Since the launch of OpenAI’s ChatGPT in November 2022, conversations about conversational or generative AI have become frequent, loud and filled with predictions about the opportunities and challenges ahead.
No matter how you feel about AI, there is no doubt that AI is here to stay and that it will continue to evolve because of how profoundly it is already changing the way we live, work, collaborate, think and create.
Over the past three months, I’ve been digging into all things conversational AI to address the opportunities and risks, companies and players working on new tools and policies, and some of the issues around this new technological frontier. Each week I’ll be sharing a few of the more notable things happening in the world of artificial intelligence that I think are worth paying attention to.
Since this is my first In the Loop on AI recap, I’m recapping some of the highlights from the past month or so, with links to the source material, so you can dive in.
AI could spell a bad end for humanity—or not. In March, prominent AI researchers and tech executives, including Apple co-founder Steve Wozniak and Twitter owner Elon Musk, signed an open letter asking for a six-month pause in AI development to give the industry time to establish safety standards around design and training these powerful and potentially dangerous systems.
“We’ve reached the point where these systems are intelligent enough that they can be used in ways that are dangerous to society,” said artificial intelligence pioneer Yoshio Bengio, director of the Montreal Institute for Learning Algorithms at the University of Montreal. told The Wall Street Journal in an interview at the time. “And we still don’t understand.”
The past two months have seen dueling posts about the potential threats and joys of AI. In a blunt, one-sentence open letter signed by prominent figures including OpenAI CEO Sam Altman and Jeffrey Hinton, who is known as the godfather of AI, experts said AI could pose a “risk of extinction” along with pandemics and nuclear war. In contrast, venture capitalist and Internet pioneer Marc Andreessen, whose company has backed numerous AI startups, wrote a nearly 7,000-word post on “Why AI Will Save the World.”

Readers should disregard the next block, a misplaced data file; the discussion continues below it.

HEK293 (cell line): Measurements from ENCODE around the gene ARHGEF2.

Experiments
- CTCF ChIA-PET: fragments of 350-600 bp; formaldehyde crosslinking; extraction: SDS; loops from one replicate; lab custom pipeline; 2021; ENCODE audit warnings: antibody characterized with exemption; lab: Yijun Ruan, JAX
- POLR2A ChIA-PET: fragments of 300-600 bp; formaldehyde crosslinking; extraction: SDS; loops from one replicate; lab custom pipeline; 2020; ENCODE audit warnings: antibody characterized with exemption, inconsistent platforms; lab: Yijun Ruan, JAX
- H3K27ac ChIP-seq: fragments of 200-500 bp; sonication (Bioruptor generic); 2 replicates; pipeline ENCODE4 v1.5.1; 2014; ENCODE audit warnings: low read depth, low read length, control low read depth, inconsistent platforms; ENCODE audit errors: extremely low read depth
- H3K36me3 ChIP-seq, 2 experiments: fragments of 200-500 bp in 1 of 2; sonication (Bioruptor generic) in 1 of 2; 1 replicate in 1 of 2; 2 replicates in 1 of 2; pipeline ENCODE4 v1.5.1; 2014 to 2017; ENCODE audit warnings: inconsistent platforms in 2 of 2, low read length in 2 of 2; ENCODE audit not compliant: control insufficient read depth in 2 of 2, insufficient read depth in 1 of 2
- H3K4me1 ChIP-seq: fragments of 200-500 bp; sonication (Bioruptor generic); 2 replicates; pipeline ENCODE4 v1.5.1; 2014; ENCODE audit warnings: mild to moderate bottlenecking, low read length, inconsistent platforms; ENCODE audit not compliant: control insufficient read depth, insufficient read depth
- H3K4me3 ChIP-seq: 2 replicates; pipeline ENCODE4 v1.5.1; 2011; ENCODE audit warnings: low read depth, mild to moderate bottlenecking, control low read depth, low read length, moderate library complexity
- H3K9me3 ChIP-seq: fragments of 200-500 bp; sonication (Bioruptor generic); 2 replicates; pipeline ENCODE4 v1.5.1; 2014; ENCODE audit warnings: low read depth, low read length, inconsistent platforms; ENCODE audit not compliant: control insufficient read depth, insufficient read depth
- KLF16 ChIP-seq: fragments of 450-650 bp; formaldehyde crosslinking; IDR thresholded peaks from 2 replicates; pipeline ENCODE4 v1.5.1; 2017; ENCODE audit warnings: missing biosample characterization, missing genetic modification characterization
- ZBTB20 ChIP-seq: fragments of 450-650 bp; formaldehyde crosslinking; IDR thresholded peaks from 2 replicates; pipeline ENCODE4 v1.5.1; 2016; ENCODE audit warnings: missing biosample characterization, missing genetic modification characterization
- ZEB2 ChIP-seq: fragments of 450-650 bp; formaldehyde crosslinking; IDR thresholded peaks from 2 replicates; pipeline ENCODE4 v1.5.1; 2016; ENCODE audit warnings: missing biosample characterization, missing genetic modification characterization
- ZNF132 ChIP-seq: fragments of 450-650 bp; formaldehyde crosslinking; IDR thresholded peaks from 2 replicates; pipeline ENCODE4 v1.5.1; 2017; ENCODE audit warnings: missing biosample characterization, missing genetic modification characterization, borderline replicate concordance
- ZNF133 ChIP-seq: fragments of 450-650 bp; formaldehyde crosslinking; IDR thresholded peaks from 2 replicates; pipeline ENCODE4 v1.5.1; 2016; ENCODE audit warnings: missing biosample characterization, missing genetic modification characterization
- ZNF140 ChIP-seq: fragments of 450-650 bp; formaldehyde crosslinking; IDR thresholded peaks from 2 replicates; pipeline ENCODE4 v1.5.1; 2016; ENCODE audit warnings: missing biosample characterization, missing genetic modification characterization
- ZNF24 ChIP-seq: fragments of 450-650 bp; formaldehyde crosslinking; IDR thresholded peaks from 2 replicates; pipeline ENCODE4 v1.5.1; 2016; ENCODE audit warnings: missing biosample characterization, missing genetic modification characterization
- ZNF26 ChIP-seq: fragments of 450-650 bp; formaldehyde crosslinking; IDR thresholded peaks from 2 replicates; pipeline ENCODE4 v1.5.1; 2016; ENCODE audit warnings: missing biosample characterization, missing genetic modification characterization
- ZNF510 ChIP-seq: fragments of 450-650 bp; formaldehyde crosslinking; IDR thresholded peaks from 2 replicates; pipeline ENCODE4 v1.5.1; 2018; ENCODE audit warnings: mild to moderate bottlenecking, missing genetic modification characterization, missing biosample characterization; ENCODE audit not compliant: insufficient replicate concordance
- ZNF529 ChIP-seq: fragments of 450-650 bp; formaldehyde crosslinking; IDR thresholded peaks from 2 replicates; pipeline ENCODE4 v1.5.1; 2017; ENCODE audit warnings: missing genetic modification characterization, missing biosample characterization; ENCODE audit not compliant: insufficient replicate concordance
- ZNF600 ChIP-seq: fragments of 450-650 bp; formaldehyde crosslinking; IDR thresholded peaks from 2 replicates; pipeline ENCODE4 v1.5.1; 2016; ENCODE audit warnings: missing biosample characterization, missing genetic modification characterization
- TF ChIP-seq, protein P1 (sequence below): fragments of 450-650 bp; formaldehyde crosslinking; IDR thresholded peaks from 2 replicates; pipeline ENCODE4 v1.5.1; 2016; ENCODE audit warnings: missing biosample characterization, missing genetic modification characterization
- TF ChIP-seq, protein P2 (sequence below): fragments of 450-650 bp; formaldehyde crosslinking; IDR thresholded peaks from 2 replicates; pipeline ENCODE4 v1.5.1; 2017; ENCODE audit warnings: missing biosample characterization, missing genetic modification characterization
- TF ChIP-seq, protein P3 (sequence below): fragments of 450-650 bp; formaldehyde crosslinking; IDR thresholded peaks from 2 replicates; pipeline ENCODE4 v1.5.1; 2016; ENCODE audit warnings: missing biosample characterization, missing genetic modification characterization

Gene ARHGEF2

Which brings us to this week’s latest thoughts, which come from 119 CEOs from a variety of industries who responded to a survey for the Yale CEO Summit. Forty-two percent say AI could potentially destroy humanity – 34% say it could happen in 10 years and 8% give it five years – while the remaining 58% say it could never happen happened and that they are “not worried,” according to CNN’s summary of the results. In a separate question, Yale said 42 percent of respondents thought AI’s potential catastrophe was overstated, while 58 percent said it was not.
I’m glad everything is cleared up.
AI doesn’t always paint pretty pictures. What does the CEO look like? Or a drug dealer? That’s the question Bloomberg answered in his story about how text-to-image converters are creating a very distorted view of the world—a view that’s more biased than people are already biased. After analyzing over 5,000 images generated by Stable Diffusion (a competitor to OpenAI’s Dall-E), Bloomberg found that “The world according to Stable Diffusion is run by white male CEOs. Women are rarely doctors, lawyers or judges. Dark-skinned men commit crimes while dark-skinned women flip burgers.”
“We’re essentially projecting a single worldview into the world, rather than representing different kinds of cultures or visual identities,” Sascha Luccioni, a researcher at AI startup Hugging Face who co-authored a study on bias in text-to-image generative AI models, told Bloomberg. “The question is who is responsible?” “Do dataset providers? The training models? Or the creators?”
All good questions.
The Beatles return for one final song: A new ‘last’ Beatles song featuring the original Fab Four will be released this year thanks to AI. Paul McCartney told the BBC in June that AI was used to isolate John Lennon’s vocal track from a demo of an unreleased song (rumored to be a 1978 Lennon composition called Now And Then).
We know it’s possible to isolate voice recordings from recordings (hence Linda McCartney’s ear-splitting vocals on Hey Jude and Yoko Ono’s “painful” contribution to Lennon’s work).